Unfortunately I couldn’t get any of the various SD Card programs or libraries working. Some gave me the four-led-blink; others just hang on the very first call to opendir.

Spending a full day debugging, not getting anything to work whereas it should work from scratch, is not my idea of fun. On Arduino and Spark my time was spent more successful and the SD libraries all just worked. So I guess I should count my blessings an hope for someone else to get SD cards working on mBuino. Maybe mBuino is more suited for sensors and other stuff. I’m done for now. Time to move away from the bleeding edge and to move on to other things.

Thank you all for sharing your knowledge, skills and experience…


#8

@ maxint - I feel your pain. Struggling to get an accelerometer working myself. Doesn’t help that C++ is not my native tongue. :slight_smile:

I view mBuino as a learning platform, so that gives me a little more tolerance for the pain, but I can totally understand your decision.


#9

I have the SD card working on an LPC1768 let me try on a mBuino.


#10

@ devhammer - Thanks! I follow your topics and where possible I’ll try to help. I haven’t tried an accelerometer myself yet, but still intend to test some other sensors I’ve got laying around (e.g. temperature and moisture) in combination with the NRF24L01 wireless communication module. For me it’s also partly about learning, but coming from Arduino and the Spark platforms I expected the libraries and programs in the repository to work without too much hassle. Setting pin configuration is fine ofcourse, but debugging libraries isn’t really my idea of fun. Good luck with your experiments!

@ DaddyOh - Cool! I’m looking forward to see you succeed and find out what went wrong on my part. Good luck!


#11

@ maxint

what SD card breakout are you using? I’m taking most of this comimg week off so will test it during the break.

Eric


#12

@ DaddyOh: my adapter is like this diy uSD adapter. Dirtcheap materials, required some work, but functions flawlessly on the Spark Core. I used a 4Gb uSD card without any problems and checked the card is still okay.

BTW. This morning I successfully tested two nRF24L01-equipped mBuino’s using the cookbook program, so my SPI-interface works.(Big relieve: it didn’t require any debugging).

I also did more debugging on the SDFileSystem library and saw that it already times out on the very first SPI command. It appears there’s something wrong in the communication. I tested with a changed frequency, but that didn’t fix it. At the moment I’m left clueless, so any help is much appreciated. If you could confirm any of the examples working on mBuino with your own adapter, or post a working program of your own, that would already be a step forward. Thanks in advance…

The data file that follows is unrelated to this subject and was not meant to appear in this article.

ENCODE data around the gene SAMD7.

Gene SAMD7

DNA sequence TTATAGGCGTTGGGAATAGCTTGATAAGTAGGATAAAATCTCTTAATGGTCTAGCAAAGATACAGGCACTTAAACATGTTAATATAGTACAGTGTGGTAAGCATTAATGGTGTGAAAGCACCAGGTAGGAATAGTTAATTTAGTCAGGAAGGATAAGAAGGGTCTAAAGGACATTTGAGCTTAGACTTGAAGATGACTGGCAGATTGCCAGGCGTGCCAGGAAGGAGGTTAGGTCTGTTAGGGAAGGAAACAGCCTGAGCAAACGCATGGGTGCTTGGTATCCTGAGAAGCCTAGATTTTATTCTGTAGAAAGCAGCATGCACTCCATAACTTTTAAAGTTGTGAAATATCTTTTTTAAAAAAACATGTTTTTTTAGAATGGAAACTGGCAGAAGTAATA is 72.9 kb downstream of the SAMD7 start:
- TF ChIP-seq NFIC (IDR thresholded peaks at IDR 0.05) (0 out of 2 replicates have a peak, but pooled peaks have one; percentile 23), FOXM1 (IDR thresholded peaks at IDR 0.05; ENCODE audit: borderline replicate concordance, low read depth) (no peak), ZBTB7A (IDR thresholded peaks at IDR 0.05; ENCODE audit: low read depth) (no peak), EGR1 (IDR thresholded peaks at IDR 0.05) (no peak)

#13

This may or may not be a complete tangent, I’ve not tried an SD card on an mbuino but on other mbed devices I have seen some very weird SD card issues if the power supply to the SD card isn’t quite good enough.

I’ve had it all startup fine on some cards and not on others, I’ve also had it completely destroy the filesystem at random when writing data.

Those problems were improved by added a cap between Vcc and GND right on the card socket but in the end I had to supply the card from a different source (some mbeds can supply a lot of current on their 3.3V out, others it’s purely a reference and the voltage drops if you pull 1mA)

The Mbuino Vcc is on the low side to start with which would make it more prone to this sort of problem.


#14

@ AndyA - Thank you for that tip.
Although I didn’t think of it, coincidentally I did hook it up to a separate 3.3V breadboard power-supply (mainly to supply sufficient power to the ESP8266) and connected the grounds. In my last experiments I removed the ESP, so there should be more than enough to power the uSD. Maybe I should check once more and test out a smaller size card (if I can find one).

Lately I had good (although not perfect) results connecting an nRF24L01 module directly to mBuino’s SPI and 3V3 pins, so luckily mBuino supplies more than just reference power.
On the Spark I powered the SD card directly and had no problems with data corruption, but thank you for the warning.


#15

@ AndyA What would be a suitable value for a cap between Vcc and GND?


#16

the value is probably not overly important, but if possible you can try with both a 0.1uF and a 1uF to cater for most possibilities. That type of capacitor is typically called a filter cap, and will probably tell you about what its role is… SD cards are notorious for having a high inrush/startup current draw, and many don’t handle voltage fluctuations very well. In this case, a capacitor close to the power input in your SD card module will help remove some of the voltage noise and allow it to start more effectively.


#17

maxint

I was not able to get my SD card to work. I will try again when I have more time.

Sorry for the delay. I have too many projects and too little time. LOL.


#18

@ DaddyOh: that 's a pity… Thank you for trying.

Perhaps one day someone else succeeds and can post his findings…
For now I’m back on an arduino project.
So much to do, so little time…